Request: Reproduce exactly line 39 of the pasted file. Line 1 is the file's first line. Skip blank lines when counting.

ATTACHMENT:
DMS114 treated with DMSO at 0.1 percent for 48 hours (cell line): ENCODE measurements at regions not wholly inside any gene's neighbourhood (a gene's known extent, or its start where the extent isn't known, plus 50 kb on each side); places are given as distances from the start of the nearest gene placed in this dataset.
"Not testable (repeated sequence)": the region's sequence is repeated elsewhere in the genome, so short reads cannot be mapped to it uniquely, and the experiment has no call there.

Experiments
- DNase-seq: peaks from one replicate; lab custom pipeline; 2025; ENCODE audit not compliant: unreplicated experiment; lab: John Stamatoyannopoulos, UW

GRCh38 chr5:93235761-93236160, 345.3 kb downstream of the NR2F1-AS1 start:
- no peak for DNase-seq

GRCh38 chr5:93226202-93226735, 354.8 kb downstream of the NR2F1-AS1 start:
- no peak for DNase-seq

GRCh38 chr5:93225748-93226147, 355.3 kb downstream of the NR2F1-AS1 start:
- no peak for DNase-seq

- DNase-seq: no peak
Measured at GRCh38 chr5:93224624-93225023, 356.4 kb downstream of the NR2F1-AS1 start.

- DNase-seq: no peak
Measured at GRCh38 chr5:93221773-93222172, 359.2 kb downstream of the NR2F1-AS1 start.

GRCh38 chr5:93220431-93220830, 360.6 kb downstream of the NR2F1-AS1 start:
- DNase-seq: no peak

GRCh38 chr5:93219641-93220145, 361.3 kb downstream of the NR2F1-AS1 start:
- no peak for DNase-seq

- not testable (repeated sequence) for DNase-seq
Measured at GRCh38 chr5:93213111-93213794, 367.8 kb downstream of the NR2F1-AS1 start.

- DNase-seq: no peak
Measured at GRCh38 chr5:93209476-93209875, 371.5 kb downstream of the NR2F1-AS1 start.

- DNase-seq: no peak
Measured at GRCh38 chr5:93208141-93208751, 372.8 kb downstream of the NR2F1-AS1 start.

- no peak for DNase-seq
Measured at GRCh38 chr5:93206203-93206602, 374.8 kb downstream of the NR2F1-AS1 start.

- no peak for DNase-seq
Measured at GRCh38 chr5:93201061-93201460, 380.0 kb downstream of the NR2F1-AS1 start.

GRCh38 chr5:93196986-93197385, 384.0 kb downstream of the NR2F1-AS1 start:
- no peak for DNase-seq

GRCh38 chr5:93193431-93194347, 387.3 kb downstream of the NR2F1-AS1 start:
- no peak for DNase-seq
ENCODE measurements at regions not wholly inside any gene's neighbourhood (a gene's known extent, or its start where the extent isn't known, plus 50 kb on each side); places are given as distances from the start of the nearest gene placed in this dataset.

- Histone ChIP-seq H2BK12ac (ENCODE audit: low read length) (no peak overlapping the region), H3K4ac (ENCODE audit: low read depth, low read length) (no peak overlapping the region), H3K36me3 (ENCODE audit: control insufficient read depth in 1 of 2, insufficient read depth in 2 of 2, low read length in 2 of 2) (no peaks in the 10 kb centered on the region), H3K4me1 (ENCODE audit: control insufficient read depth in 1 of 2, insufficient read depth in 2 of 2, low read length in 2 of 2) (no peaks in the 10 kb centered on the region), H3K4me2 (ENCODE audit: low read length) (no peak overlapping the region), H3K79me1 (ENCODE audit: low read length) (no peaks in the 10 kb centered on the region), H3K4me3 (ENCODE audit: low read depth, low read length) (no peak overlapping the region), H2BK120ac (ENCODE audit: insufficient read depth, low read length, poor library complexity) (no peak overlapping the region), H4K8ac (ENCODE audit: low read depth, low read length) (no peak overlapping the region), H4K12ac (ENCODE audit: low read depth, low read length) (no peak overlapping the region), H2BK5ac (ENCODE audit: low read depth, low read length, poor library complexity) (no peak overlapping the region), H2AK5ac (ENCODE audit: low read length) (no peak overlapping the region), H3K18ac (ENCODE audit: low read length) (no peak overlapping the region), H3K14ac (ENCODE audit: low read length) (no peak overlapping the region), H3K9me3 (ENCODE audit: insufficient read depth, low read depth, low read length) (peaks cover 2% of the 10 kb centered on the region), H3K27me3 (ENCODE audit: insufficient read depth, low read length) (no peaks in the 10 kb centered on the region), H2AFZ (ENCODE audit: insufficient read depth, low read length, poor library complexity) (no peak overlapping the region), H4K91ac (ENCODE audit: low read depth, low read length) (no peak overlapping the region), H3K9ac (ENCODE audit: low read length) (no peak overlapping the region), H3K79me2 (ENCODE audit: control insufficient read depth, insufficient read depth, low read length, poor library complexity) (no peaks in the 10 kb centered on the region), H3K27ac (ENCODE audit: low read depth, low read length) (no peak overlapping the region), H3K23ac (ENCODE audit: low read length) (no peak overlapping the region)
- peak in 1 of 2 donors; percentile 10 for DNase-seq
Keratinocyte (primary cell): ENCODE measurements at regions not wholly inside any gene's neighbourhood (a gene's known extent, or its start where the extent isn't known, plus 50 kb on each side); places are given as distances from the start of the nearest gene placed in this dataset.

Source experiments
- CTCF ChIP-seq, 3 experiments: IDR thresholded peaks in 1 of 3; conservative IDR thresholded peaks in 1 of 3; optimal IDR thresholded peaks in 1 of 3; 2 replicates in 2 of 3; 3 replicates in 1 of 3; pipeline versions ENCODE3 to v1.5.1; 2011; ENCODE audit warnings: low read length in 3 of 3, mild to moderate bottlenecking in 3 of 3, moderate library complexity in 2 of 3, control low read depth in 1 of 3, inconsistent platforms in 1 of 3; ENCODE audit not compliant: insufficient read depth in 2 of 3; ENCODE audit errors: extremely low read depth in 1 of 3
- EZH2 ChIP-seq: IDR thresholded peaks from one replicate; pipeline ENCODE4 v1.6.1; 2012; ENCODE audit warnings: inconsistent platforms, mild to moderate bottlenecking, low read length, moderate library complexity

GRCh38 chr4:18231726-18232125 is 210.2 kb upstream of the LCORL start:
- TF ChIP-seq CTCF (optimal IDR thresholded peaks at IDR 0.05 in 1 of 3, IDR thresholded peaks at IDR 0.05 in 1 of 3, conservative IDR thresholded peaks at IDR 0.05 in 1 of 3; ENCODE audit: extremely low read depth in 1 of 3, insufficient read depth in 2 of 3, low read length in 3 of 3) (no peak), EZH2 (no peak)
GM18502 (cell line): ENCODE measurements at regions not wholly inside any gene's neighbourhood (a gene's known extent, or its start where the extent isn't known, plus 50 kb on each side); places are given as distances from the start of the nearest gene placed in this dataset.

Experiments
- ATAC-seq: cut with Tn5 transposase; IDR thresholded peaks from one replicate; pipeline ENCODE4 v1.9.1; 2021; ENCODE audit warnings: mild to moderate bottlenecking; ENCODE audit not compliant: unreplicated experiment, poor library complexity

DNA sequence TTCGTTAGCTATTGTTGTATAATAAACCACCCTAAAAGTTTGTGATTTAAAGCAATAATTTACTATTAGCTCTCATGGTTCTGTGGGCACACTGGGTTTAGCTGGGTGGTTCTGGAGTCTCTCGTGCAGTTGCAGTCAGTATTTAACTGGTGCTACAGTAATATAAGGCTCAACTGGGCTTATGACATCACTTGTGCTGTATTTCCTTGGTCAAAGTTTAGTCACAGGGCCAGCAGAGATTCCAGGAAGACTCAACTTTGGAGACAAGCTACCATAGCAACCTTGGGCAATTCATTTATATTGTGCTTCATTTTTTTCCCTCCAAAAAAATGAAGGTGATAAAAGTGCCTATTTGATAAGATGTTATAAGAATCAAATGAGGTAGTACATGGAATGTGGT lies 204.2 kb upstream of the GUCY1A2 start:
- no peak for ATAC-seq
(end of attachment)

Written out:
- EZH2 ChIP-seq: IDR thresholded peaks from one replicate; pipeline ENCODE4 v1.6.1; 2012; ENCODE audit warnings: inconsistent platforms, mild to moderate bottlenecking, low read length, moderate library complexity